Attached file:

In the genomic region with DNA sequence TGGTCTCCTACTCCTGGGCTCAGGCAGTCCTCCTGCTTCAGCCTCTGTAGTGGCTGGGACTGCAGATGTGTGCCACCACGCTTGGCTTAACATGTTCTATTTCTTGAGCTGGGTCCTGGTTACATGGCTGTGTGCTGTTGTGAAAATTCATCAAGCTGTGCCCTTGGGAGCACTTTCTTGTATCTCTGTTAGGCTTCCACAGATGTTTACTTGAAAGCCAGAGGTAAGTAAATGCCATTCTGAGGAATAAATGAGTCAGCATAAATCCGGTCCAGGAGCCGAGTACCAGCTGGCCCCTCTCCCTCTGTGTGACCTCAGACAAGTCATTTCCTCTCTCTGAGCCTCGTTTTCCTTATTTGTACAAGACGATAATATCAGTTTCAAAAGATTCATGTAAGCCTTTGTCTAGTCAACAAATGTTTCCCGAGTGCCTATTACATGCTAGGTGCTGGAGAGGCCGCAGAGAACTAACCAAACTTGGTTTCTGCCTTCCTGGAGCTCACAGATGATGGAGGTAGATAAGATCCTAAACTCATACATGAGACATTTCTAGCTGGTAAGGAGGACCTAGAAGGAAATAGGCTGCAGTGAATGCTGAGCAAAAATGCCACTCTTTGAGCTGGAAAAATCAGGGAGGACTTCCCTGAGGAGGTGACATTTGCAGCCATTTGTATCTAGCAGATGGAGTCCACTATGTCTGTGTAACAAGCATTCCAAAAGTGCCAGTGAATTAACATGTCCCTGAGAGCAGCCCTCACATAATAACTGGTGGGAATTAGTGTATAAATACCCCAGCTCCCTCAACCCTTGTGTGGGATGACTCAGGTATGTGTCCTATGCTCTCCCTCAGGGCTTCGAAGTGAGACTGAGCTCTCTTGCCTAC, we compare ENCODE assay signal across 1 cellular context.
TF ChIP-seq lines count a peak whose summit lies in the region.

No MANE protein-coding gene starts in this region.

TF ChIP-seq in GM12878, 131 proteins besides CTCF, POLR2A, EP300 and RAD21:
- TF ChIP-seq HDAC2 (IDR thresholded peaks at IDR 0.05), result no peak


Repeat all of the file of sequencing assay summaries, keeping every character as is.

In the genomic region with DNA sequence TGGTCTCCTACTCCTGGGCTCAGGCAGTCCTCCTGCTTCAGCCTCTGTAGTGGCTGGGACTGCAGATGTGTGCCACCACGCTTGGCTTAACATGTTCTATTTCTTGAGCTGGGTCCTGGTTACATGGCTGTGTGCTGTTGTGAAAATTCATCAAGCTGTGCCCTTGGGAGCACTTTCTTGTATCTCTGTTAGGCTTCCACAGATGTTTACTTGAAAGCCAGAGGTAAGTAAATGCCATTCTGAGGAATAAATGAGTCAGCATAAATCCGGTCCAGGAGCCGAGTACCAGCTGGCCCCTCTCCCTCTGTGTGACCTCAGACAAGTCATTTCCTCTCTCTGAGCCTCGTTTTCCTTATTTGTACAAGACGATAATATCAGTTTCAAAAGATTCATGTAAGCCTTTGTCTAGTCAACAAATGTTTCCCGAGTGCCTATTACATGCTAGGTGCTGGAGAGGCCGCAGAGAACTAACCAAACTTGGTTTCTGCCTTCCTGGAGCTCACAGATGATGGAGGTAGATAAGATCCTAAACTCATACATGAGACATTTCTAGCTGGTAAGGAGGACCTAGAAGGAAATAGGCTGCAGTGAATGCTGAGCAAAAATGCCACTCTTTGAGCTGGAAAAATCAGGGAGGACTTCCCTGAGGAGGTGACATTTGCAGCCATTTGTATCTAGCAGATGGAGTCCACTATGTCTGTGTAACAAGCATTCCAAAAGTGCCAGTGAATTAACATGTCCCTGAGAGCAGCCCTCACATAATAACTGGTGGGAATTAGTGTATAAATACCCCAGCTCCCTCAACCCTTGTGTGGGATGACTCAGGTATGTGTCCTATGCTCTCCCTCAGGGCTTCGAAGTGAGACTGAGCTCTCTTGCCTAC, we compare ENCODE assay signal across 1 cellular context.
TF ChIP-seq lines count a peak whose summit lies in the region.

No MANE protein-coding gene starts in this region.

TF ChIP-seq in GM12878, 131 proteins besides CTCF, POLR2A, EP300 and RAD21:
- TF ChIP-seq HDAC2 (IDR thresholded peaks at IDR 0.05), result no peak